be_ixf;ym_202407 d_13; ct_50 YES! I want to make a difference TODAY!

5 things I wish I knew at the start of service

1. Self-care is your greatest ally

I heard these words of wisdom for the first time during Basic Training Academy (BTA): “You cannot pour from an empty cup”. After my first semester of service, I understand now why burnout is so common in organizations like City Year. The hours are long, the work is extremely difficult, and the environment we serve in can be bleak. We need to practice self-care not only to make it through our term but to effectively help our students. We are pouring out joy, love, positivity from ourselves on the daily to encourage and motivate our students. If we can’t refill ourselves in some way, we won’t be able to continue serving those around us. This past semester I’ve learned different techniques of self- care that has helped me. Our site is blessed to have an On-Site Counselor that I see regularly. In addition, I’ve learned to better communicate my feelings to my teammates so that we can build healthy relationships.

Also, it seems basic but following a strict sleep schedule, eating healthy, and using a water bottle to stay hydrated throughout the day has been helpful for me to maintain balance in my life. It’s difficult to find time and energy to work-out regularly, but it is something that I also notice also helps.

2. Create a “toolbox” for yourself

At the start of my service, I created a massive binder that has been integral to my service.  I separated it into sections with dividers: Focus List Tracking, Lesson Plans, Class Notes, and LACY/STACY information. Having all my information in one place has helped me stay organized at all times of the day and has kept me prepared for any situation. I didn’t have this prepared from day one, but it would have been extremely helpful for situations that occurred at the beginning of my service.  I’m still constantly adding to it as I learn more about my service, my students, and myself.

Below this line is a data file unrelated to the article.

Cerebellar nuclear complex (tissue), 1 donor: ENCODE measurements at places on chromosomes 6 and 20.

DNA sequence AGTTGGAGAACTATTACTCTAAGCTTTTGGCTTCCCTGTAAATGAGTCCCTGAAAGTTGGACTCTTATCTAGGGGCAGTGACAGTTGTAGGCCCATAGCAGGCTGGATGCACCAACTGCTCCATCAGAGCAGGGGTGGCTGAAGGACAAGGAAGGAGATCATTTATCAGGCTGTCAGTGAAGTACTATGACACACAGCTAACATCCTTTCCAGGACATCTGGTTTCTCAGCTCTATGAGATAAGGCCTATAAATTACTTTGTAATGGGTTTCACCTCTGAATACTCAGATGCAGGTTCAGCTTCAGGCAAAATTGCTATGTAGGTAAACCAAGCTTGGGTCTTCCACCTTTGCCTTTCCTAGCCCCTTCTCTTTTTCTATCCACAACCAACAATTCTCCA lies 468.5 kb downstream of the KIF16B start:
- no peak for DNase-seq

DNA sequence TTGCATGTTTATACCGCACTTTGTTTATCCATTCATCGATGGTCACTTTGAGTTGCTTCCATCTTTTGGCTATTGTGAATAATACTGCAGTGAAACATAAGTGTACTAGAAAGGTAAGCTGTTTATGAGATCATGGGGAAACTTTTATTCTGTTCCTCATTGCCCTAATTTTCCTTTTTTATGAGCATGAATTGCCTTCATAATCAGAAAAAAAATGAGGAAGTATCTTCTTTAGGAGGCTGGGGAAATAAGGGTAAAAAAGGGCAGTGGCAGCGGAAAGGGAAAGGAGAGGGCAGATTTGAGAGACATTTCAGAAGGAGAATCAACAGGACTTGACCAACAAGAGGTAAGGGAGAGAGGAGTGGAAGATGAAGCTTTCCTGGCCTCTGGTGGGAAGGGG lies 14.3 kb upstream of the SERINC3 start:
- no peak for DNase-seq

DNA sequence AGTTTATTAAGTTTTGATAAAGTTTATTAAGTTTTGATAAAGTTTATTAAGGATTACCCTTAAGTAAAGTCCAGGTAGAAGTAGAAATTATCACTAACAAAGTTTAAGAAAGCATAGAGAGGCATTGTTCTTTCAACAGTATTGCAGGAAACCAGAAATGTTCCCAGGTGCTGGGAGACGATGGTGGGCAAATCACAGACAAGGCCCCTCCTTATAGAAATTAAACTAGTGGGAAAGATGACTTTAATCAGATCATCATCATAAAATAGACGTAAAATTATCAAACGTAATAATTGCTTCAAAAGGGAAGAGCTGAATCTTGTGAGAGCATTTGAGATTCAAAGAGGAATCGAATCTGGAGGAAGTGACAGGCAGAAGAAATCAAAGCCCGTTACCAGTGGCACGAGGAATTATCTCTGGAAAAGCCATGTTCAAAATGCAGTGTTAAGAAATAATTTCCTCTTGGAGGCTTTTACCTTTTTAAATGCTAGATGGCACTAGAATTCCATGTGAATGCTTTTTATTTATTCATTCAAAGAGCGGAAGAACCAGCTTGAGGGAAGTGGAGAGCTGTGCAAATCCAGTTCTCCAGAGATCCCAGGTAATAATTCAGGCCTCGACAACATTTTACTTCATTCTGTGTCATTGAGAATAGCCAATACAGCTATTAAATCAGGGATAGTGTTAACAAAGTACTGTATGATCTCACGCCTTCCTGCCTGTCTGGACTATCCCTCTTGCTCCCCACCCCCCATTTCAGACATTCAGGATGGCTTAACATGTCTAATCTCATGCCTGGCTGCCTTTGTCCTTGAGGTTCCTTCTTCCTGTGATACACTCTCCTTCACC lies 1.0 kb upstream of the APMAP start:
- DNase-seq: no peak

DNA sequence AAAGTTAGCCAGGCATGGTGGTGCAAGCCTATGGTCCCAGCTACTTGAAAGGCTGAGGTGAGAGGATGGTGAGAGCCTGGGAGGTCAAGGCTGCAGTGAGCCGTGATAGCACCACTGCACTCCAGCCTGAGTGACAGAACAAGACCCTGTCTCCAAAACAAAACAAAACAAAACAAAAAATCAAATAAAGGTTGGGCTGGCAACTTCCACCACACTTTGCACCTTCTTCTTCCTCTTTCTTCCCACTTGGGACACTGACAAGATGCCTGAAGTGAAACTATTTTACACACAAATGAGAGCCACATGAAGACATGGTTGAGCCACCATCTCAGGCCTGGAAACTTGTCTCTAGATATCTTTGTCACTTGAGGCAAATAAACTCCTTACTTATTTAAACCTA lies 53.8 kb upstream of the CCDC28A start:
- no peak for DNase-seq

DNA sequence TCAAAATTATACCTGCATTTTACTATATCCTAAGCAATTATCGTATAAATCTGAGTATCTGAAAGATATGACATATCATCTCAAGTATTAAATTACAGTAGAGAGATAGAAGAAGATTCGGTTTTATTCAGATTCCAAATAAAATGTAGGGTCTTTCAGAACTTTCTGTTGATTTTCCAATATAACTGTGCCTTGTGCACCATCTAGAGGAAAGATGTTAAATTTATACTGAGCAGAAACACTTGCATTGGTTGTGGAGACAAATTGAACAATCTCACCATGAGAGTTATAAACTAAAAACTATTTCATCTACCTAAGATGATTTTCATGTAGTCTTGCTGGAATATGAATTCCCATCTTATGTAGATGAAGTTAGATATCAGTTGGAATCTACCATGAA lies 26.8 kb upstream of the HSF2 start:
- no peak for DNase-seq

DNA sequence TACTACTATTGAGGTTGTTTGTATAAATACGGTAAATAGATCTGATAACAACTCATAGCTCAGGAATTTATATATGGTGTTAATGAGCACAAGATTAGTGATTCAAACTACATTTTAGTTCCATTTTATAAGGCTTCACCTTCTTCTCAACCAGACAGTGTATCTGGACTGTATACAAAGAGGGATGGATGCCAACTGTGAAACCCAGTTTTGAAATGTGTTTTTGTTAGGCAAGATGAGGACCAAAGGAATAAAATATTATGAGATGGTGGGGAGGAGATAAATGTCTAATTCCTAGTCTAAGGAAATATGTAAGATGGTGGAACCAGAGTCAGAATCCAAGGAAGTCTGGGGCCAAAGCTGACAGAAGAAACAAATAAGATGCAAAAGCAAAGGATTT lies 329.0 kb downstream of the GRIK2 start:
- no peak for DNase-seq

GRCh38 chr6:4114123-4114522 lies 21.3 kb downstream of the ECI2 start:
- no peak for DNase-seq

3. Track your data and keep it visible

This is something that can be used with #4 on this list, or on an individual level. I learned that I personally benefit from seeing my progress and data in a physical way. For example, I created a tracker for my team’s hours and a chart for tracking our dosage with our students. These are displayed on our bulletin boards and walls in our City Year room. While it is a little time consuming to update the charts, overall it helps me to plan extra hour events and strategies for working with my students by having the data in my face constantly. It’s certainly easier to pull up this data on OKTA, but I check it more consistently now that I have a physical reminder in plain sight.

4. Use your City Year space wisely

Whether your team is given an entire room, a corner, or a library to use as your City Year room, it’s important to use this space wisely. At first, my team decorated our room with quotes, PITWs, and large pictures. While it did brighten up our space, we didn’t leave a lot of room for functionality. After a while, I realized how helpful it would have been to have a calendar and various data trackers (as mentioned in #3 on this list) displayed in different areas of our room. I definitely wish we had known that before we started decorating our room because it became difficult to incorporate those elements later on.

5. Strive to build a good culture within your team

Something that was emphasized a lot during BTA was City Year culture and later on, we learned about our individual school cultures. But one thing I realized later in my service, was how important our culture as a team would be. Everyone as individuals brings something unique to our team as a whole in terms of talent and personality but our actions decide whether our culture as a team will be positive or negative. Luckily our culture on my team has started to solidify and has become something that unites us and strengthens us in our service to our students. However, a negative culture or lack of culture could definitely break a team and overall sabotage their efforts to serve their students.

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